UK by-elections have been polled on and off at various points in history. Like national polling, polls of individual constituencies were traditionally done face-to-face, which was gradually replaced with telephone polling during the 1990s.
In the first half of the 2010s, Lord Ashcroft periodically delighted poll watchers by funding polls of individual constituencies, including at Westminster by-elections. But after he stopped, so did published polling of by-elections, with the result that no UK by-election has been publicly polled since 2016. Until now.
What we did
Number Cruncher uses a two-pronged approach to online polling, with respondents drawn both from panels carefully selected to avoid abnormally politically engaged samples, and also using a technique little used in the UK called river sampling.
River sampling involves recruiting respondents and polling them directly rather than first signing them up to a panel. It has various advantages even in national polling, because it allows us to reach the sorts of people who, for whatever reason, wouldn’t join a panel to take surveys regularly.
But it also allows us to poll locally, including for the Brecon by-election. This has not been done online before in the UK, because no panel is big enough to have sufficient membership in local areas.
The sampling is typically done through smartphone apps, but can also be applied to other parts of the internet in order to interview desktop users. Compared with using panels, it requires additional statistical and technological safeguards to catch duplicates and other sample quality issues – indeed several respondents had to be removed in Brecon and Radnorshire for this reason.
How accurate is it?
Naturally we wanted to test our sample against variables we weren’t weighting by (responses were weighted by age interlocked with gender and by age interlocked with education). The European elections less than two months ago provide one such data point.
The results were counted at local authority rather than constituency level, but based on the result in the county of Powys, and the differences in voting history between Brecon & Radnorshire and neighbouring Montgomeryshire (the two seats of which Powys is comprised), we can estimate the constituency result, and compare it to what respondents told us:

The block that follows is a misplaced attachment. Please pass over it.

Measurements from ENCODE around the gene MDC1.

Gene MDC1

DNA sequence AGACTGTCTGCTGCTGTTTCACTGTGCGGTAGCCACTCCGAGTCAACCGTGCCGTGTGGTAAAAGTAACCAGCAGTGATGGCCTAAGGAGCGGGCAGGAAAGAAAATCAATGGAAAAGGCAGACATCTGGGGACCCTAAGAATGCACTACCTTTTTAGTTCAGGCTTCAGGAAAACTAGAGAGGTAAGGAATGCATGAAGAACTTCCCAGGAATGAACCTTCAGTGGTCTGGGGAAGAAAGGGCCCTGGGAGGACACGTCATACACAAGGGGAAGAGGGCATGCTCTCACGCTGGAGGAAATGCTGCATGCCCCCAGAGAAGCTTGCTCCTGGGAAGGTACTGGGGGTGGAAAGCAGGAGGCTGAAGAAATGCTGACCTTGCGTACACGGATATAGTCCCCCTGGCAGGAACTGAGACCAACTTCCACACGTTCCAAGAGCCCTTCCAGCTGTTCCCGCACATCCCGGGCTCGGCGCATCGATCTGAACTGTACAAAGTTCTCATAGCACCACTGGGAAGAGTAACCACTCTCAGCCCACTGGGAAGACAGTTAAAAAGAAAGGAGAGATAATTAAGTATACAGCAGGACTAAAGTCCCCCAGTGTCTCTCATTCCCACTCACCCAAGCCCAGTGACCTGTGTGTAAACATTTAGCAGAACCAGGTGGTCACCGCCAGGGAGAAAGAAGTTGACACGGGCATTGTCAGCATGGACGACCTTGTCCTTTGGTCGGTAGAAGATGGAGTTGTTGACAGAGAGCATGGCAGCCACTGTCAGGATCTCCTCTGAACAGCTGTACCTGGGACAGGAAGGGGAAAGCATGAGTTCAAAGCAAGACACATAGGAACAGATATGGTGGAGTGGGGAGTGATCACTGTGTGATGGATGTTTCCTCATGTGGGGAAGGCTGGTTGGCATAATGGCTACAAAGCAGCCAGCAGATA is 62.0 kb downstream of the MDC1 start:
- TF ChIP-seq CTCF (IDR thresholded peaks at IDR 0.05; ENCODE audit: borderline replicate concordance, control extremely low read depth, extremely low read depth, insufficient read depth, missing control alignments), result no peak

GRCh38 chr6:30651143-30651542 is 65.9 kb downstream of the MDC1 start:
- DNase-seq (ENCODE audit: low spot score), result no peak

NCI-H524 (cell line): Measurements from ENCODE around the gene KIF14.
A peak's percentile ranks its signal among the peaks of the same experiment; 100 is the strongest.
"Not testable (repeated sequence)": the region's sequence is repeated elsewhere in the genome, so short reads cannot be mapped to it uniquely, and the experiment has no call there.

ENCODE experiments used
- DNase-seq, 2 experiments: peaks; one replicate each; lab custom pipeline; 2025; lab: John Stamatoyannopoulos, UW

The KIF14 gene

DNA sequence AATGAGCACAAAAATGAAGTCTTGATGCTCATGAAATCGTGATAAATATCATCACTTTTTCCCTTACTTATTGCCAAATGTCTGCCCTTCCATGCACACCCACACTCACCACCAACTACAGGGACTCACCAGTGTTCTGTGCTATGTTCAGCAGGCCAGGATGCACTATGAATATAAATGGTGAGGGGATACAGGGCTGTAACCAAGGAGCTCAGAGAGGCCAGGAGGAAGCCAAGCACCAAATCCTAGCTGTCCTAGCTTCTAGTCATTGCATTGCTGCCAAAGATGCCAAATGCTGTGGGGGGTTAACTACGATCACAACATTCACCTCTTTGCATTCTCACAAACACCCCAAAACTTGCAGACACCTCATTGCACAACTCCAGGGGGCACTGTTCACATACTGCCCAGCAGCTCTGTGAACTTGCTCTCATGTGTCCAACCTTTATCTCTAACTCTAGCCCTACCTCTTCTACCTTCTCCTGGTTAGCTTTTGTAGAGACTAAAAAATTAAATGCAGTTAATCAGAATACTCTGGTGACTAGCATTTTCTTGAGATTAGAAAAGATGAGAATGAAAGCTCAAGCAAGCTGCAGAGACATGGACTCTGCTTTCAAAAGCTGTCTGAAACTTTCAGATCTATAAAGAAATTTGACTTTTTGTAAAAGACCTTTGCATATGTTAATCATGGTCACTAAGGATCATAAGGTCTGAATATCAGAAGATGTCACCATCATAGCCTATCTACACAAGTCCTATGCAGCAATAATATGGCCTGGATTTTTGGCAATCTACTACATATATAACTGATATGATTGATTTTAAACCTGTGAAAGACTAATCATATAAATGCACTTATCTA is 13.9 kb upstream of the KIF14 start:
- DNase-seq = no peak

|Party||Powys result (%)||Estimated Brecon and Radnorshire result* (%)||Poll|
|The Brexit Party||36.1||34.2||36.5|
*Based on the 2019 Powys result and the 2015 and 2017 log ratio differentials between Brecon and Radnorshire and (Brecon and Radnorshire + Montgomeryshire).
Apart from being a bit low on the Greens, all of these differentials are well inside the ±4.4 point margin of error for a sample of this size.
We also asked how people voted at the 2017 election and the EU referendum. While these questions are subject to greater recall error because they probe behaviour 2-3 years ago, it is reassuring that the answers and results were very similar.
Our sample voted Tory over Lib Dem by 21 points in 2017 (actual margin 20 points) on an 81 per cent self-reported turnout (actual turnout 77 per cent) and voted 53-47 Leave in the EU referendum (Chris Hanretty’s estimate of the local 2016 result is 52-48).
We also looked at the geographic distribution of poll respondents, for which we did not set any quotas, compared with official estimates of the 18+ population in different parts of the constituency:
|Part of constituency*||2017 ONS small area estimates (aged 18+, %)||Poll (%)|
*Where postcodes straddle the constituency boundary, only the part of the postcode that is in the scope of the poll is included in these numbers; Llandrindod area is LD1, LD6, LD7 and LD8; Central is LD2, LD4, LD5 and HR3; Brecon area is LD3; South is NP3 and SA9.
Based on this analysis we are happy to put the poll results into the public domain. Further analysis of the microdata will follow, with a view to offering constituency-level and other local polling to clients. For further information, feel free to get in touch.